The third piece of business value has been related to the shift toward cloud. We’ve had two major software applications come at us with proposals on moving to the cloud, and we were able to quickly detail out the indirect and direct costs of each application in our existing environment, strengthen our understanding of true costs and cost savings, and ultimately inform negotiations and weigh options with the facts.

Final thoughts from Nick:

The key to turning data into actionable insights is getting the right info to the right persona and at the right level of detail. You need to understand what data will help that specific audience take action. Providing transparency alone isn’t enough; you need to truly understand what that persona needs to see and provide tailored insight in a consumable format. Providing too much or too little detail to the wrong person will likely cause frustration and lack of understanding, ultimately preventing decision-makers from taking action.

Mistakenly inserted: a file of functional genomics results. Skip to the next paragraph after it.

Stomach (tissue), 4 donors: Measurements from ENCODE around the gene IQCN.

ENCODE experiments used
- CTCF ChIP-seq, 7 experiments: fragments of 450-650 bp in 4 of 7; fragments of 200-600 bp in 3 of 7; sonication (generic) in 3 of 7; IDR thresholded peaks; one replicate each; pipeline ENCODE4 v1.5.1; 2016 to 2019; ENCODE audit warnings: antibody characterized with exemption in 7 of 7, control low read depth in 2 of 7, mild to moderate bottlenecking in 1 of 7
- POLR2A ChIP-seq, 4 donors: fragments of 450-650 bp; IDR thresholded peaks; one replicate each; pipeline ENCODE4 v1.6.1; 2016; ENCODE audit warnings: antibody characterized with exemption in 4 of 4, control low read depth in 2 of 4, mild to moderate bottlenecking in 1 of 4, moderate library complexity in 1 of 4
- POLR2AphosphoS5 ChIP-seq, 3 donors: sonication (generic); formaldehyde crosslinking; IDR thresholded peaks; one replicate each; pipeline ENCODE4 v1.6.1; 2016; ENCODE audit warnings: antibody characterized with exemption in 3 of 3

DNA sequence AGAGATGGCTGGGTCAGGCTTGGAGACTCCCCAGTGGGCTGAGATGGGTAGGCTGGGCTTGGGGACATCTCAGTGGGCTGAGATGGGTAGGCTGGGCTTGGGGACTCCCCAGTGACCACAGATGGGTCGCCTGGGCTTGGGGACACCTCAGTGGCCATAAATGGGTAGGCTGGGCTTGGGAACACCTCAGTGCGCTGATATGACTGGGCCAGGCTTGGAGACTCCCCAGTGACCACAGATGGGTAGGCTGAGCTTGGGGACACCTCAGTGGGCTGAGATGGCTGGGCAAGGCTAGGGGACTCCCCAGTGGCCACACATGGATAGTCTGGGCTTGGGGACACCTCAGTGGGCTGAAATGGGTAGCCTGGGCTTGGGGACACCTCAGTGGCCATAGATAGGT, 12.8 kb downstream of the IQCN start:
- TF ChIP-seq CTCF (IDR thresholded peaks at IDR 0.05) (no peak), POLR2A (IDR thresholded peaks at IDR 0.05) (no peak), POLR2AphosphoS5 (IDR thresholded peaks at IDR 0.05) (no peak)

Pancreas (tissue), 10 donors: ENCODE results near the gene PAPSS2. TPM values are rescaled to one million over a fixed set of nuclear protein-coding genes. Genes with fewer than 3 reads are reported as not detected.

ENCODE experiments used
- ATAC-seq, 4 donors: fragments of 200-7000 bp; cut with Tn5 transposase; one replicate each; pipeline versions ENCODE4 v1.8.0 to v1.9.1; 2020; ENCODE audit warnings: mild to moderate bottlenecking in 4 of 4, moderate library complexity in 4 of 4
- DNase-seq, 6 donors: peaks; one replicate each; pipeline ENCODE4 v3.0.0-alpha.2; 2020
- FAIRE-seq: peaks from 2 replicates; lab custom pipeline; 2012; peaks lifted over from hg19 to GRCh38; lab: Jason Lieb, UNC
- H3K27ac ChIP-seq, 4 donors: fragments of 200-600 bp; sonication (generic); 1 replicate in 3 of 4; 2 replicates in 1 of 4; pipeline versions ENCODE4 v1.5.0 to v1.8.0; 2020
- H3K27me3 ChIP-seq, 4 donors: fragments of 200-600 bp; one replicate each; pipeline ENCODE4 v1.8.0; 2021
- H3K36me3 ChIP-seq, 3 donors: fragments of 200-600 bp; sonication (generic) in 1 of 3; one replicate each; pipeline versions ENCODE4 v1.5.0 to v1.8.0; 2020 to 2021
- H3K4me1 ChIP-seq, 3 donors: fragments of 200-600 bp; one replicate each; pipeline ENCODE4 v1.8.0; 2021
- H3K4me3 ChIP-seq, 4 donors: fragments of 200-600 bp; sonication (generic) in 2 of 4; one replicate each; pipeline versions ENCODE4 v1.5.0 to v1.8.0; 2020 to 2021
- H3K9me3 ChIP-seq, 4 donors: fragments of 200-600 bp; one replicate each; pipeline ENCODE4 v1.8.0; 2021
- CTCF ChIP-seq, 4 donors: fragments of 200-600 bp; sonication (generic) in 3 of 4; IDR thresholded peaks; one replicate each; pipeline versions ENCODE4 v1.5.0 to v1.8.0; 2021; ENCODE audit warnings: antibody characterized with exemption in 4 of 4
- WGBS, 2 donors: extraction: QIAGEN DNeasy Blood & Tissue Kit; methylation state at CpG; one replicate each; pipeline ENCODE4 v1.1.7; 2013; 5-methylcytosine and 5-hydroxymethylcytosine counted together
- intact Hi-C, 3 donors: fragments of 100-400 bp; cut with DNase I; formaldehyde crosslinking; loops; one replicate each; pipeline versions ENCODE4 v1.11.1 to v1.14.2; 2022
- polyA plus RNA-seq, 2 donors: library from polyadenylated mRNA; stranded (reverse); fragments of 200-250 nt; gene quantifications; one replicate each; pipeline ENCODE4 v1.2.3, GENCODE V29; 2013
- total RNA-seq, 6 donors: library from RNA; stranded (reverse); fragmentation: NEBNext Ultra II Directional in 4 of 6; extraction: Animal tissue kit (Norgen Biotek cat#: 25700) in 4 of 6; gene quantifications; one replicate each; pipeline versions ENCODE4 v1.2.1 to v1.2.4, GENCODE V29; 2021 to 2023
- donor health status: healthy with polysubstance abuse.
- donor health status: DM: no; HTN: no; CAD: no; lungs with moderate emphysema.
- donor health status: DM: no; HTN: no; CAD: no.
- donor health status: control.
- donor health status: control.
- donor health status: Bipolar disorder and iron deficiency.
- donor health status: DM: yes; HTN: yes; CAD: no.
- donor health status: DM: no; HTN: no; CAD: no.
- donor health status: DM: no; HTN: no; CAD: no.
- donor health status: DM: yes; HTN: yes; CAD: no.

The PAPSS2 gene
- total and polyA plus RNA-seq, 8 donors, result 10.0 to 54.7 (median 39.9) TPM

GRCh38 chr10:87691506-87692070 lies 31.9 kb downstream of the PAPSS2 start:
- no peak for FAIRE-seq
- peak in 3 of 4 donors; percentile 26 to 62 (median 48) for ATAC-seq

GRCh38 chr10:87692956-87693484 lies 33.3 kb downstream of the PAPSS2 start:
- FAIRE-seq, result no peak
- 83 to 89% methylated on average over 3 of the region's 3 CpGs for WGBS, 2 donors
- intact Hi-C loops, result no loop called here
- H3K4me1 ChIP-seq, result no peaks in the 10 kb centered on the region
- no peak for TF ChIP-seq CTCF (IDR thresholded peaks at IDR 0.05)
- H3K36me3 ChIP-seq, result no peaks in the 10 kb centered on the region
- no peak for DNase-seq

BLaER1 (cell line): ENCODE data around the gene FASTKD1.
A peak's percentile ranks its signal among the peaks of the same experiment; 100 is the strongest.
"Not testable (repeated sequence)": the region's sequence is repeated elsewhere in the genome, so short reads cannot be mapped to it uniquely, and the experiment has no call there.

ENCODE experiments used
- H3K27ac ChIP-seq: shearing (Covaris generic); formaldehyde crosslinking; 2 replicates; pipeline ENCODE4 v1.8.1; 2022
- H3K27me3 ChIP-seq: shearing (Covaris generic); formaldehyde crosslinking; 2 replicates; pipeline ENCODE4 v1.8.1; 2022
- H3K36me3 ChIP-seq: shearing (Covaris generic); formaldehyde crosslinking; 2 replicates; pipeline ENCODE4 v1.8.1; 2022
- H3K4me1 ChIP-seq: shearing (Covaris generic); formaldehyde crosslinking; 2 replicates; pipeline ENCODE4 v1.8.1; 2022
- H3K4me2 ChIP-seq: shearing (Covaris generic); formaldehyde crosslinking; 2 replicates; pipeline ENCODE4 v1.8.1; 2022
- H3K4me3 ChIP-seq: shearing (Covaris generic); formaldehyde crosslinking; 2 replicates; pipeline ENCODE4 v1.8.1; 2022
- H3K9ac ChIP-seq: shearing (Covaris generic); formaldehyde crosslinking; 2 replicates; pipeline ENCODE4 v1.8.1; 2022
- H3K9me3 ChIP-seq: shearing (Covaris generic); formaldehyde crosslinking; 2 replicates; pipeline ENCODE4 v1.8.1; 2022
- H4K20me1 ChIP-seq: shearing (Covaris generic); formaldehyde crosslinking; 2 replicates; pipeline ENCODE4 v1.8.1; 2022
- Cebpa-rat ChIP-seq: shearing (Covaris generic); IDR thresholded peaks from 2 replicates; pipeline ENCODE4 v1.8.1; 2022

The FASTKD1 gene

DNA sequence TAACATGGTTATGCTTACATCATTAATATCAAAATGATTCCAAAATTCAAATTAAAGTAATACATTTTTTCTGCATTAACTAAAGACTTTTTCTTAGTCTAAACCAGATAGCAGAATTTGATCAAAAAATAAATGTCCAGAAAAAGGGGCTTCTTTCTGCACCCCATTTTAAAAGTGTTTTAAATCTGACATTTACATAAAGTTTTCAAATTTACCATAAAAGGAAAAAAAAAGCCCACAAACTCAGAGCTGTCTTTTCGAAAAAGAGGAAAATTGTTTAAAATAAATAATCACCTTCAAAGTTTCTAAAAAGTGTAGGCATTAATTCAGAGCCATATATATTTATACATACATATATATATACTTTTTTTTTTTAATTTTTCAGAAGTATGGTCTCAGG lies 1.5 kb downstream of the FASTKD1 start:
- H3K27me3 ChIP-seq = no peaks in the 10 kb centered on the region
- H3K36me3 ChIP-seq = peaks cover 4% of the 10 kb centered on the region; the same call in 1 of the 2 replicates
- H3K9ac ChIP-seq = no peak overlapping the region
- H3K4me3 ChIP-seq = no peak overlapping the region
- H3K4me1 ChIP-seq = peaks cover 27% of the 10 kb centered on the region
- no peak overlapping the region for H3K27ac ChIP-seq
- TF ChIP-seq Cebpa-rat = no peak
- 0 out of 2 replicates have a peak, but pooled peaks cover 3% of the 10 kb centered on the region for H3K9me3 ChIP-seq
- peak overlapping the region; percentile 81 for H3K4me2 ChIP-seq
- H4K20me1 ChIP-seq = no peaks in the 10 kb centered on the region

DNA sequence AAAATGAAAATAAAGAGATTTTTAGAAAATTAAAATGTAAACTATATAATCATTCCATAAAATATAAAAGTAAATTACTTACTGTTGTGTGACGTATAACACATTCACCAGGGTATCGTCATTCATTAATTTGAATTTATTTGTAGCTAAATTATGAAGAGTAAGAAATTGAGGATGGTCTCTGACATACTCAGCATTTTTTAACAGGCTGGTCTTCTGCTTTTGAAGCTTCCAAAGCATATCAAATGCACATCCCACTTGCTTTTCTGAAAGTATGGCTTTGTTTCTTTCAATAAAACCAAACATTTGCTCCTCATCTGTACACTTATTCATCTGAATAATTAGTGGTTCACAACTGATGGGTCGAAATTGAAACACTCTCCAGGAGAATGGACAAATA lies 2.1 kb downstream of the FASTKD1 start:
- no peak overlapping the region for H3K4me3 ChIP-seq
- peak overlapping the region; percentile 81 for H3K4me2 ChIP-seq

To stay aligned to business goals and objectives, and to continually provide value, organizations need to have processes and methodologies that are nimble. Business goals and objectives will change, and the technology to support them will change – often.

Constantly communicate with business leadership. Have frank conversations about the information and analytics that are being provided by your ITFM program and if they are providing the right insights. In other words, make sure you are focusing on value.

It is also important that you find some way to measure the results of your ITFM program either through use cases or KPIs. Metrics and data can help you to promote your ITFM program and demonstrate its value.


To learn more about Erie Insurance’s cost transparency journey, email us at

Get actionable insights and updates about ITFM in your inbox.